During the negotiating process for the UK exit from the EU many industry groups are jockeying for influence by issuing stark warnings that fall apart under closer examination. One of those instances was the Royal College of Radiologists ringing the alarm bell that they could not maintain the current levels of cancer therapy unless the UK remained part of EURATOM. There will be some disruption as to how the required radioactive isotopes are supplied, but the notion that continued EURATOM membership is required to ensure the supply is not only factual incorrect, it is legally impossible. EURATOM's founding charter the 1957 Treaty of Rome Establishing the European Atomic Community, which is legally separate from the 1957 Treaty of Rome Establishing the European Union (originally titled Establishing the European Economic Community). EURATOM is not however separate from the EU, but is one of the EU institutions, none of which permit non-EU member states to be members. This mistake is not unique to EURATOM as there have also been a lot of demands to perform the legally impossible task of remaining within the EU's Customs Union. Treaties and agreements can be signed between the EU and non-member states to give them privileged access to EU structures or institutions, but the UK cannot choose to stay in some EU institutions, including EURATOM, after it leaves the EU.

The separate status of EURATOM is not a special case dues to the sensitive nature of the nuclear industry, but is how matters were handled in the EU until the 1965 Merger Treaty, which united the European Coal and Steel Community's structures with those of the European Economic Community and EURATOM when it was implemented in 1967. In its early formulation the EU was designed as a series of European Communities with the same membership (whose six states made up a small minority of Europe, despite the grandiose naming convention). The initial coal and steel community was to be joined by the failed European Defence Community and European Political Community, and after their 1954 failure attention turned to creating an economic community. The UK joined early discussion on the economic community, but it was the introduction of the parallel plans for an atomic community that scuppered British involvement. EURATOM was originally planned to ensure that nuclear weapons were excluded from member states and that made British involvement impossible as it had been building up its nuclear deterrent since 1952. When the six member states insisted that the two treaties were inseparable the UK was forced to withdraw its representative from the negotiations. The insistence of seeing EURATOM as an indispensible part of the EU framework in the negotiations was copper-fastened by merging EURATOM's structures into the other two communities in 1967. Daniel Boffey, Brussels correspondent of The Guardian article claimed that the UK joined EURATOM in 1957, but that was just poor journalism. No state outside the EU has ever been allowed to join EURATOM (Switzerland is an associate member) and the UK joined in 1973, along with Denmark and Ireland, under the terms of the 1972 Treaty of Accession. In other words the UK's pioneering work in the nuclear industry (civilian and military) was conducted prior to EURATOM being thought of and continued to function outside EURATOM for fifteen years.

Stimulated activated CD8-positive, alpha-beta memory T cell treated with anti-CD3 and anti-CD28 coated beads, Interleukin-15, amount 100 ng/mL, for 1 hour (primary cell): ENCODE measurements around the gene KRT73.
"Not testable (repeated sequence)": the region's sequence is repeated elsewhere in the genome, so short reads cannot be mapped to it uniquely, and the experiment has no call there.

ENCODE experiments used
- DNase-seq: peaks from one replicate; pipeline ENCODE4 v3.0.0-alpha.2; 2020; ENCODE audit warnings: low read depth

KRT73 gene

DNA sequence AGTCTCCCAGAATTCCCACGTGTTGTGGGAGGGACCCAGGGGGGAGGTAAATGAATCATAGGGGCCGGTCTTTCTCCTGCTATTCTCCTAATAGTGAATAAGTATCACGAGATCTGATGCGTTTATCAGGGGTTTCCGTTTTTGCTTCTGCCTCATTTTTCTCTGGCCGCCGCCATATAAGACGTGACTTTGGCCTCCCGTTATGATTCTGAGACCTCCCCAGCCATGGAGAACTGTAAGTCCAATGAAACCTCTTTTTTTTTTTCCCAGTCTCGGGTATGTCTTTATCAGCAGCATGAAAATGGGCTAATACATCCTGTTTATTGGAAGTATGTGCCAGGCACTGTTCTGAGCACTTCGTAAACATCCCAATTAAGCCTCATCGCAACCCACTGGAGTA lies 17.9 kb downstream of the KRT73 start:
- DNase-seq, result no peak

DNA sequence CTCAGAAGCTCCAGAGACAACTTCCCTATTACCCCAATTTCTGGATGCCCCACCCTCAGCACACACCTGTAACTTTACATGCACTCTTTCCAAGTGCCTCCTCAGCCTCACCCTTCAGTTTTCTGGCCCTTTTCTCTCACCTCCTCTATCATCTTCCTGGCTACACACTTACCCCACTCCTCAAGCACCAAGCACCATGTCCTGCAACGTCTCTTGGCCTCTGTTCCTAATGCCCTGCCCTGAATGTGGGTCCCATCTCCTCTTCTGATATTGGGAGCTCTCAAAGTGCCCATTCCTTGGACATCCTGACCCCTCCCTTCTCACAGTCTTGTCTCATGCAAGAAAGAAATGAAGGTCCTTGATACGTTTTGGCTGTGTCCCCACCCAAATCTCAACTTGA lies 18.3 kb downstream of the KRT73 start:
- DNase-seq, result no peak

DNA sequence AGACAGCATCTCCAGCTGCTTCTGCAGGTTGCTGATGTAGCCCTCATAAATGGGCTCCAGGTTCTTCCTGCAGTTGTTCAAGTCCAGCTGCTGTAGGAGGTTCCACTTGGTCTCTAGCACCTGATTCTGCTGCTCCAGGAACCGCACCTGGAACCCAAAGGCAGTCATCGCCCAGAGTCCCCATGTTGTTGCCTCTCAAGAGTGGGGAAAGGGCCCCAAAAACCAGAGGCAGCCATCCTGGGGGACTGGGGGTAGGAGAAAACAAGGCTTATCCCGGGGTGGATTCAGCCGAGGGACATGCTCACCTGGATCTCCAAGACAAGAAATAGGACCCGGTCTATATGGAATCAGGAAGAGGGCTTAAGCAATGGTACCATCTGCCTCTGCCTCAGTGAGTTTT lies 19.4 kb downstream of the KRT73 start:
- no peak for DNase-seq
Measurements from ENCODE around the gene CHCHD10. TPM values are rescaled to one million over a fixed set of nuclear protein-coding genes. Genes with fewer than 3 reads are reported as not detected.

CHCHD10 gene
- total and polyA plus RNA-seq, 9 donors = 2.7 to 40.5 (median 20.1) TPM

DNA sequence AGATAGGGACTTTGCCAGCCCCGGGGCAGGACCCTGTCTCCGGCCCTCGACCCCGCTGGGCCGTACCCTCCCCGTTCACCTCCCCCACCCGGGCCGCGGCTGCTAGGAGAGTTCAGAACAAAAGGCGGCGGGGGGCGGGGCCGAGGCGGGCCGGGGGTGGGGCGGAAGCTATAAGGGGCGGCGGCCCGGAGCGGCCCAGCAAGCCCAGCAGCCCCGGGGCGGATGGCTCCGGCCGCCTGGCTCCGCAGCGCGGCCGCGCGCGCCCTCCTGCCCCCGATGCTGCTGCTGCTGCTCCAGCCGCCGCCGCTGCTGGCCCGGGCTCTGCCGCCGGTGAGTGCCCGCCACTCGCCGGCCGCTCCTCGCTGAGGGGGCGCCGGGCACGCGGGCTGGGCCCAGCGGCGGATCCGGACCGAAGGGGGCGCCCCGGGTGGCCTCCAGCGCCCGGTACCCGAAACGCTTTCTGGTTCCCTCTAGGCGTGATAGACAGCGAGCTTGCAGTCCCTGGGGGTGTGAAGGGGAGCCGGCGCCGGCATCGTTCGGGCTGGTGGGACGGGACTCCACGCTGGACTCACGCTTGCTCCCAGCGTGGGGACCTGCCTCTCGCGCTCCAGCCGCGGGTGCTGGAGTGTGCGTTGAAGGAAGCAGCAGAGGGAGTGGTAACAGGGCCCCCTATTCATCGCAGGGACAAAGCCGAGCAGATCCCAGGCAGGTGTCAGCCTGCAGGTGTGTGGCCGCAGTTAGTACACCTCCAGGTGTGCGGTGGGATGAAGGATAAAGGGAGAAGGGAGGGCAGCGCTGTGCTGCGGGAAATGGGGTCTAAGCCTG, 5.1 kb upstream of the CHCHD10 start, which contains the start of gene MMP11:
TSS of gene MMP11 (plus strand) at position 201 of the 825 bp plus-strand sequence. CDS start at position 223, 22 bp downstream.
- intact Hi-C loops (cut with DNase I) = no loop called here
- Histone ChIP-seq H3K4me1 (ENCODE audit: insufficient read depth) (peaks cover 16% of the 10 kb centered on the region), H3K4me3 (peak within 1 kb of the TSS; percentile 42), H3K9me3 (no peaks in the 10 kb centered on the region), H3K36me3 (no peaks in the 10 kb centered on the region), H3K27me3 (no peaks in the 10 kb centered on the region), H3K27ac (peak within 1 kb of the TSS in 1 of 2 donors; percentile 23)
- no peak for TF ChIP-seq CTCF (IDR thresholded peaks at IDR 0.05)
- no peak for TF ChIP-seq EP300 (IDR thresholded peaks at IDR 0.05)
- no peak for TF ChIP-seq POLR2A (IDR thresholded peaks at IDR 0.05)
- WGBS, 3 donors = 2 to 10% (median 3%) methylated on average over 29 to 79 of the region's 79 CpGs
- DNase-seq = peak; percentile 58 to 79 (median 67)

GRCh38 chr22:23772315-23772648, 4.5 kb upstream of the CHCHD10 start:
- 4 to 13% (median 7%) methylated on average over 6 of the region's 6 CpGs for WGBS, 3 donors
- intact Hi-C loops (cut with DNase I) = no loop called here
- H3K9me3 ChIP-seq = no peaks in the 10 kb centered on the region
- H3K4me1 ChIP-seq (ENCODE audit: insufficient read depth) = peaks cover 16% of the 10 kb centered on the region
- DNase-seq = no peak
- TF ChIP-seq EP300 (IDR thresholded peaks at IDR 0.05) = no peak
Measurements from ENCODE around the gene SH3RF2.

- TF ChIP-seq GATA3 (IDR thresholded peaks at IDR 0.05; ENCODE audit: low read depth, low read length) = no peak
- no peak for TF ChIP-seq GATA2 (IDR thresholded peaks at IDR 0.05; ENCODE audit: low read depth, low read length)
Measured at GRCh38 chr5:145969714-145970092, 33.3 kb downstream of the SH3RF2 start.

The UK can opt to comply by the rules of EURATOM or even follow the Swiss model of becoming an associate member, but the UK cannot remain within EURATOM. The possibly of that happened was ruled out five years prior to British entry when the Merger Treaty integrated EURATOM's structures with the other two EU communities. The only way for the UK to remain a member of EURATOM is to remain a member of the EU.

Mercia McMahon is the author of Brexit in Context, which gives only a few passing references to EURATOM, but this Brexit in Context website will explore all issues in the on-going Brexit process, unlike the book which deals with the period from 1945 to 2016.

© Mercia McMahon. All rights reserved